Busy Bees Day Nursery at Reading Woodley

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About Busy Bees Day Nursery at Reading Woodley

Name Busy Bees Day Nursery at Reading Woodley
Ofsted Inspections
Address Loddon Vale Centre, Hurricane Way, Woodley, Reading, Berkshire, RG5 4UL
Phase Childcare on Non-Domestic Premises, Full day care
Gender Mixed
Local Authority Wokingham
Highlights from Latest Inspection

What is it like to attend this early years setting?

The provision is good

Children arrive excited and eager to start their day. They respond with smiles to the warm and friendly greetings from staff. Children are motivated to learn and swiftly engage in the exciting activities on offer.

They enjoy joining in with friends and readily invite them into their play. Children welcome new people and keenly engage with them. For example, babies share a photo album of their family with the inspector and beam with pride.

This affirms that children feel safe and comfortable at the setting. Children learn to be independent from the outset. They are given ample opportunities to practise and manage their ...self-care skills, which they do with increasing success.

For instance, babies take tissues to clean their noses. Toddlers learn to use a knife and fork at mealtimes. Older children organise plates and cutlery in the dining room and self-serve their meals.

Children behave very well and show respect, such as when they move from one routine to the next in a calm manner. Staff use prompts to help them understand and follow the rules, such as to use 'walking feet' indoors. Children's emotional development is supported well.

They learn to recognise different emotions in an age-appropriate way. For instance, older children identify how they are feeling by accessing an emotions display board.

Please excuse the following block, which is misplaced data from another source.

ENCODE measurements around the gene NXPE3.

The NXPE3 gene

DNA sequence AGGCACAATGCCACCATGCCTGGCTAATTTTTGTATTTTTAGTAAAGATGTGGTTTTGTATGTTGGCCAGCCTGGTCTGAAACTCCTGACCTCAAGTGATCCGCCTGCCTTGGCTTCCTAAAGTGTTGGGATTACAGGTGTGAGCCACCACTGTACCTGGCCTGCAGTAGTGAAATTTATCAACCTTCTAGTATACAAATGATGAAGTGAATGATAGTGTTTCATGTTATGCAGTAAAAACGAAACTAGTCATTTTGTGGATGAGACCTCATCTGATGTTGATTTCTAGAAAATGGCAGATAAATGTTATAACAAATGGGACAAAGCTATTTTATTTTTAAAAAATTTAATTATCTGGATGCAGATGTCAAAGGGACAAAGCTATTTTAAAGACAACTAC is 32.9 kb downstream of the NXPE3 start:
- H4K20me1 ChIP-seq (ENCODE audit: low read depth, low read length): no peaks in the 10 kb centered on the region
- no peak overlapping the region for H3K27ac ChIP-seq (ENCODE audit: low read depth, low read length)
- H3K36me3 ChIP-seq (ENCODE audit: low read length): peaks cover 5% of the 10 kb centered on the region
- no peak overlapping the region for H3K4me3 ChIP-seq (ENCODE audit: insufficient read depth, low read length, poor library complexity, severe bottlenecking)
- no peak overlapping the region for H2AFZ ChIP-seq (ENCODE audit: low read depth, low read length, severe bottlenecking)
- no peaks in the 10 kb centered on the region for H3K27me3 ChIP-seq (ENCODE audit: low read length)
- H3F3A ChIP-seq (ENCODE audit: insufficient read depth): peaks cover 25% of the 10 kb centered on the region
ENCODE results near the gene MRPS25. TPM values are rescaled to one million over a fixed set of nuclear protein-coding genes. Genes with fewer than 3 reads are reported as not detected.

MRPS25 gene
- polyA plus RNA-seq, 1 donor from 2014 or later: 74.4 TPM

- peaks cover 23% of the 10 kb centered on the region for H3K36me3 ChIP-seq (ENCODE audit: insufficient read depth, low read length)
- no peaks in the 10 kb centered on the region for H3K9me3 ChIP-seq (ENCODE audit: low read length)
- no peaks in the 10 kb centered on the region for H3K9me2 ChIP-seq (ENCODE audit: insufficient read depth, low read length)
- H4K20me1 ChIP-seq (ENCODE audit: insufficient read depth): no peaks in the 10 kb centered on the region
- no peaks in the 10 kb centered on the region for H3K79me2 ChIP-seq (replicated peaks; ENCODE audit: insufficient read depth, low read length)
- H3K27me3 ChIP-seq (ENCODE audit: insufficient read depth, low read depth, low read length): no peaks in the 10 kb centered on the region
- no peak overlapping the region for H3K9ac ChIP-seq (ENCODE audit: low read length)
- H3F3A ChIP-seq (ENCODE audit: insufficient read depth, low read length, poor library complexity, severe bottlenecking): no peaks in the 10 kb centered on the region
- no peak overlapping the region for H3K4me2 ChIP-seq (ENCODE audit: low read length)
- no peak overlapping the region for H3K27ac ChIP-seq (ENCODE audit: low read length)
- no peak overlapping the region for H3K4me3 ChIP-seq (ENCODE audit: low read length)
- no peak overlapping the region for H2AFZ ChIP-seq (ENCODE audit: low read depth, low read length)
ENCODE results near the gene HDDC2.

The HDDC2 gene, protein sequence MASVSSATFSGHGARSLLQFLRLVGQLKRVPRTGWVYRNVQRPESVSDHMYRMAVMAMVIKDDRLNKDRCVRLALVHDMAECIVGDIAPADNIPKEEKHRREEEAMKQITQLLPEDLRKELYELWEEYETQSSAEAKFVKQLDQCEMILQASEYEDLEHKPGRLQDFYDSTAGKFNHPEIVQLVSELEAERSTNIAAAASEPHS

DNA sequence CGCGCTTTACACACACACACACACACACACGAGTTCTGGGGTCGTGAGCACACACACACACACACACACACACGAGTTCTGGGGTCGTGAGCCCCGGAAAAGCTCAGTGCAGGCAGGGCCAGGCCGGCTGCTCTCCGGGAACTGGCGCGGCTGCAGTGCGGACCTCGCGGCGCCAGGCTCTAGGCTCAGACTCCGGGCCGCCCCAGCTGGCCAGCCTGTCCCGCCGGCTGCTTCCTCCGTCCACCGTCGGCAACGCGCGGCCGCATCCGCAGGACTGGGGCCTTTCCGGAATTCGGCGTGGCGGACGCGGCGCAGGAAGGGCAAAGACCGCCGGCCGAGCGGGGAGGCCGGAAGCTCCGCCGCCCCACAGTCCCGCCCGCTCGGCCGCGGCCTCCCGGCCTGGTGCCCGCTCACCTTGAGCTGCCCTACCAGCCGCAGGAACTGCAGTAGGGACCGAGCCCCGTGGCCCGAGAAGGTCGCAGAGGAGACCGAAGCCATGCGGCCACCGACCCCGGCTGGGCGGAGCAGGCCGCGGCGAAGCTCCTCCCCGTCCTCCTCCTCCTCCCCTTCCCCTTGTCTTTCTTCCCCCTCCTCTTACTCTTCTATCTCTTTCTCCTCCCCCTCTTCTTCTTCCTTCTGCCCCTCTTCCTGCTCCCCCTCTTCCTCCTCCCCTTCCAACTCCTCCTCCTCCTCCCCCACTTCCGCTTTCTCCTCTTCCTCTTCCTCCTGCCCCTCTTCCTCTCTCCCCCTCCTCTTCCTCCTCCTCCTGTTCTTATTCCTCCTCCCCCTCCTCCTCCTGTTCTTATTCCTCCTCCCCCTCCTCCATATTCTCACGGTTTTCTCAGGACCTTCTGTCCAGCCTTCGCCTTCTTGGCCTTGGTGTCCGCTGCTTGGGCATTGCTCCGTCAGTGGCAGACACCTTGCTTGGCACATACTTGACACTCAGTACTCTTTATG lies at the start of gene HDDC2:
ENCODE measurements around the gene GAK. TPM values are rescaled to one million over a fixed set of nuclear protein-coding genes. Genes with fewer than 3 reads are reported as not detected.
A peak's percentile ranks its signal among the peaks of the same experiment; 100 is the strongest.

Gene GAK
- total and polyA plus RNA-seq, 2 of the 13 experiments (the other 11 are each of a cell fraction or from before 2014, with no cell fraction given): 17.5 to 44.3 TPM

What does the early years setting do well and what does it need to do better?

Leaders and staff are passionate about children's learning and offering them unique experiences.

Staff provide opportunities for children to learn about real-life events. For instance, older children participate in a 'snack bar' experience. They role play exchanging money for a selection of healthy fruits and snacks.

This helps develop children's understanding of the world, when they make good food choices and use money.Staff recognise the importance of raising children's awareness of the diverse world they live in. Staff use a wide selection of resources, such as books and toys, to explore different cultures.

For instance, children talk about the similarities and differences between a variety of traditional costumes in photographs from around the world. Their interests are further sparked as they design and make their own costumes for dolls. In this way, they are supported to develop an awareness of what makes people unique.

The special educational needs coordinator plays a vital role in supporting staff to help address persistent gaps in children's learning. For example, children with speech delay express what they want to do next effectively by using a selection of photos of different activities.The manager evaluates the effectiveness of the provision regularly.